The Index maps the relative position of the leading countries across two main criteria:

  1. Regulatory initiatives: We evaluated countries based on their government and regulatory body led policies, guidelines, and laws that govern and promote open finance activities. We considered the following five parameters in our evaluation:
    1. Open finance regulatory policy
    2. Governance framework
    3. Regulator defined use cases
    4. Open finance regulatory sandbox
    5. Data sharing compliance framework
  2. Market initiatives: The factors that we looked for evaluation included innovations, integrations, and monetization actions taken by major banks, neobanks, and fintechs in each country:
    1. BaaS-
      1. API network (platforms, portals, number of APIs, delivery maturity)
      2. API products and service portfolios
      3. Reduced cost to serve
    2. Embedded finance-
      1. Portfolio of marketplaces
      2. Revenue growth through marketplaces
      3. External partnerships with third parties, fintechs, and technology partners
    3. Data monetization-
      1. Adopt new revenue models with the provision of data as a service
      2. Provide insights based on raw data to merchants and other partners
      3. Deliver improved outcomes by leveraging data

Based on our research, we have placed each country’s open finance maturity in four categories:

  1. Champions: These countries have exemplary ratings in regulatory initiatives and market maturity
  2. Enthusiasts: For these countries, market maturity is high and regulatory initiatives are still at a nascent stage
  3. Intermediaries: The countries in this category are mid paced in terms of both regulatory initiatives and market maturity
  4. Crawlers: These are the countries where we found that entry level regulatory initiatives and market maturity are yet to be achieved
Figure 6: twimbit’s global open finance maturity index

We observed that almost 50% of the countries that we evaluated came out to be champions in terms of both regulatory and market initiatives.

  • Regulatory initiatives – champions

Let us further discuss the regulatory initiatives taken by each of the champions:

  1. United Kingdom- The country has comprehensive open finance policies and frameworks as part of its Smart Data initiative, along with top notch regulatory sandbox testing mechanisms. It has also implemented amended Electronic Money, Payment Services and Payment Systems (EPPRs) post EU exit to strengthen its data sharing directive.
  2. Brazil- It has crystalized open banking policies to allow neobanks, fintechs, and foreign players to grow in the country. It introduced open finance in 4 phases, currently in the final stage which allows customers to provide consent to data sharing to third party providers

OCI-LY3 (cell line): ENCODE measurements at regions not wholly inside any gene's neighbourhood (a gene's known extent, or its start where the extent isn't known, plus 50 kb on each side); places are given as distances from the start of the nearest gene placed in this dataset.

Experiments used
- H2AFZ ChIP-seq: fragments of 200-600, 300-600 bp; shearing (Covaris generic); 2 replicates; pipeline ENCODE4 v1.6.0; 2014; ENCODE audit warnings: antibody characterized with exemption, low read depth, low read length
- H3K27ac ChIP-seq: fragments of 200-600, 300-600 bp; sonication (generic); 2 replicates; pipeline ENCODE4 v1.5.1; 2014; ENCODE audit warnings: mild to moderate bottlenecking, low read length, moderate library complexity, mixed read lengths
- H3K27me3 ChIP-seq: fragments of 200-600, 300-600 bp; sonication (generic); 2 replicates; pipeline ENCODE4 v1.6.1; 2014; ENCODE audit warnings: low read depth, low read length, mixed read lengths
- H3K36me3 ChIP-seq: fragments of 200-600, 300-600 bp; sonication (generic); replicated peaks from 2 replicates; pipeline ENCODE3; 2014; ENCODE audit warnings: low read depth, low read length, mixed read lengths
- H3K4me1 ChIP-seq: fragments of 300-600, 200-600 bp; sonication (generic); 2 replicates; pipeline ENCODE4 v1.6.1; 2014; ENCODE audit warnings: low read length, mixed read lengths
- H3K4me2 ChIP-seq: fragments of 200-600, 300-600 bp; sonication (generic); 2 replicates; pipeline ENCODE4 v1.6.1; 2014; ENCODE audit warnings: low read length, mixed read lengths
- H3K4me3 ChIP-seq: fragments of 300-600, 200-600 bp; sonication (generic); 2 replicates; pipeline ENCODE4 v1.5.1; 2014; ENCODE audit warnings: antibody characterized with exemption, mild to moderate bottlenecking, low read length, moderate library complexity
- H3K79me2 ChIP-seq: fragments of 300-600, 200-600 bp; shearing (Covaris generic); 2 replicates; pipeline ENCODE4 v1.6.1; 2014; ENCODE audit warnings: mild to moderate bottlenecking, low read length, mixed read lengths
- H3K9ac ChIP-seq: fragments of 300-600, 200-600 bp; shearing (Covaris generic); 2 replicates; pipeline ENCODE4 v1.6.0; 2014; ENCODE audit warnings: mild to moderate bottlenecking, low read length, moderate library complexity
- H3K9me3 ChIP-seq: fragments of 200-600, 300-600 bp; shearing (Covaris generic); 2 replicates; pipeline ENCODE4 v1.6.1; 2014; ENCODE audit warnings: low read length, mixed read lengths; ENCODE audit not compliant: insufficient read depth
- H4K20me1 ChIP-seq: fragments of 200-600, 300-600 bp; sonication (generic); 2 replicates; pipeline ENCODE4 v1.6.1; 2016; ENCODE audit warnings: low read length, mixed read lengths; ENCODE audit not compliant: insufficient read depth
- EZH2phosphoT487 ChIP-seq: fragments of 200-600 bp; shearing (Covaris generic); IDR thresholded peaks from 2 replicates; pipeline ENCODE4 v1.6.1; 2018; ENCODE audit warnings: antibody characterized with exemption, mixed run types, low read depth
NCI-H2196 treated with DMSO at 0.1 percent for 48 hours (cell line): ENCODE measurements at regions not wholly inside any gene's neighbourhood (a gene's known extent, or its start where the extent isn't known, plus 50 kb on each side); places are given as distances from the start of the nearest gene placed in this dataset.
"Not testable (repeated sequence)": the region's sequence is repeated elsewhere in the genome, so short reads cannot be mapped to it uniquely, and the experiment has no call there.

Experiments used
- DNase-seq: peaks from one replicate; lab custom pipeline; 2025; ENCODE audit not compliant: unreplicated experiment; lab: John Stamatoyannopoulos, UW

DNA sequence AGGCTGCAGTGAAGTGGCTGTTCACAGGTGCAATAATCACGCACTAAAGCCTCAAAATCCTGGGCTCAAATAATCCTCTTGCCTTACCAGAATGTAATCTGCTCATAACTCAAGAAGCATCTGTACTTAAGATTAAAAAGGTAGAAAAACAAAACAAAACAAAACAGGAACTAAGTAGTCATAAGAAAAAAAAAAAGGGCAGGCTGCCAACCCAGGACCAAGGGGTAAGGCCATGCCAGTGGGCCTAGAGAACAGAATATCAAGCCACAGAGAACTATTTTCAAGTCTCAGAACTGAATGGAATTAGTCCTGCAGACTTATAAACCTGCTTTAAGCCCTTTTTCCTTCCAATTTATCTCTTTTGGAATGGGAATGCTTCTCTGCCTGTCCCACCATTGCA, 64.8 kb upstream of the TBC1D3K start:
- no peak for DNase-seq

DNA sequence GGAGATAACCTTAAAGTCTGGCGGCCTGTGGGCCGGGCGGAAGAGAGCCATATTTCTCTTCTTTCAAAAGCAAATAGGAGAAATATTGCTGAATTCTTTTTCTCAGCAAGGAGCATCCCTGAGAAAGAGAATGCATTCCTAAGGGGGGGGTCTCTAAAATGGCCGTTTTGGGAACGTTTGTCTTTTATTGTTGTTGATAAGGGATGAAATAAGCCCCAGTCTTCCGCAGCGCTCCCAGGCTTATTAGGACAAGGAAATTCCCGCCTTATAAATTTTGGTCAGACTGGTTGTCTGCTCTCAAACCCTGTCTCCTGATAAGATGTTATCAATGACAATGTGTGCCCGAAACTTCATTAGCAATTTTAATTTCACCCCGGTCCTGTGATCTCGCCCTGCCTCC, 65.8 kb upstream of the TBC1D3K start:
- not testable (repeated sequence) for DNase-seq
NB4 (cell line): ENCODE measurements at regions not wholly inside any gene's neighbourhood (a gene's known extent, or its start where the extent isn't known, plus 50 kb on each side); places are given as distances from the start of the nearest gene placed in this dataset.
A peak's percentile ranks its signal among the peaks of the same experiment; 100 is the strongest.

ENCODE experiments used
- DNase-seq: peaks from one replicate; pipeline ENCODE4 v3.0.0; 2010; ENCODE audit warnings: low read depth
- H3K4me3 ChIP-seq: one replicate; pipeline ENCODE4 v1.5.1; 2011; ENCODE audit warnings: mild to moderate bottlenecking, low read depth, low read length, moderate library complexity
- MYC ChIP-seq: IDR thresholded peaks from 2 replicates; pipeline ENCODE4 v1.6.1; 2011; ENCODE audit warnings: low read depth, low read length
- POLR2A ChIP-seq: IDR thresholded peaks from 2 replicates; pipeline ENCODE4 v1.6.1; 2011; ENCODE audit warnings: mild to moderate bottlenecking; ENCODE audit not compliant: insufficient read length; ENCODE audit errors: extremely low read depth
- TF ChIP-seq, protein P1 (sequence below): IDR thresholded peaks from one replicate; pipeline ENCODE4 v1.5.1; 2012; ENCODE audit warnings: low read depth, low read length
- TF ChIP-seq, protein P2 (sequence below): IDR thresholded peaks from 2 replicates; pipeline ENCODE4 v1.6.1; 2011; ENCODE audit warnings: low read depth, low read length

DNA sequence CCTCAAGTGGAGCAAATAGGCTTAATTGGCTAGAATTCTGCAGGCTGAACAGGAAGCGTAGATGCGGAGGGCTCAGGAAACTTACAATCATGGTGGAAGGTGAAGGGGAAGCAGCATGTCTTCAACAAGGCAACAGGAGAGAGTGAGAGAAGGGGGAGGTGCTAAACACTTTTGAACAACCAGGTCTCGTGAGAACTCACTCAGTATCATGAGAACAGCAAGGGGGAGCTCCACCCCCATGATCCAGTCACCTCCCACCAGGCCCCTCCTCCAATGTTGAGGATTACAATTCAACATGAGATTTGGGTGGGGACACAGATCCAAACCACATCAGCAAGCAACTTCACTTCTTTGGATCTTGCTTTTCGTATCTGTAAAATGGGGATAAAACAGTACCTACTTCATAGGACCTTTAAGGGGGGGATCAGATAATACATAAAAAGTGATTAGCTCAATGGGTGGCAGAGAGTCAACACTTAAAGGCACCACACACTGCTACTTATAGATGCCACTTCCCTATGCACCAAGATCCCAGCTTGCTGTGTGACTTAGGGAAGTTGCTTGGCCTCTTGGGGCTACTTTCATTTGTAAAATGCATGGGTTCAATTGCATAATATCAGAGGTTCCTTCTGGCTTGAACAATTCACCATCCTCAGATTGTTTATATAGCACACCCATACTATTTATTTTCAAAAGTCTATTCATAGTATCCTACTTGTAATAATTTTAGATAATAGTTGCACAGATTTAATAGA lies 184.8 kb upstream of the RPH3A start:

3. Poland, Germany, Lithuania, and Nordic countries have established open finance frameworks for localized growth. For example, Project 27 will establish a single pan Nordic payments platform, while the European Payment Council’s SEPA (Single Euro Payments Area) Instant Credit Transfer (SCT Inst) creates a request to pay service, API open gateway, and API focused architecture for e invoicing, supply chain finance, and trade finance.
  4. South Korea’s MyData initiative outlines standard data sharing mechanisms, which include regulator defined use cases in accounts, payments, and lending.
  5. Australia has detailed policies Consumer Data Rights (CDR) and is in Phase 2 of adopting open finance in the region. The government is considering expanding the CDR on creating regulatory testing platforms and governance mechanisms.
  6. Singapore’s open finance policy framework is led by market growth. As a mature testbed for other countries to emulate, its regulatory bodies provide prescriptive frameworks for thriving ecosystems. The country’s top three banks are capitalizing on the open banking policy to introduce new business models for growth.
  7. India is at the forefront of the open banking ecosystem with the implementation of the Aadhar national ID database (which makes authentication easier) and the Reserve Bank of India’s Innovation Hub that actively promotes open banking initiatives. The country has become a benchmark for open banking deployment due to active government and private sector support and the API preparedness of banks.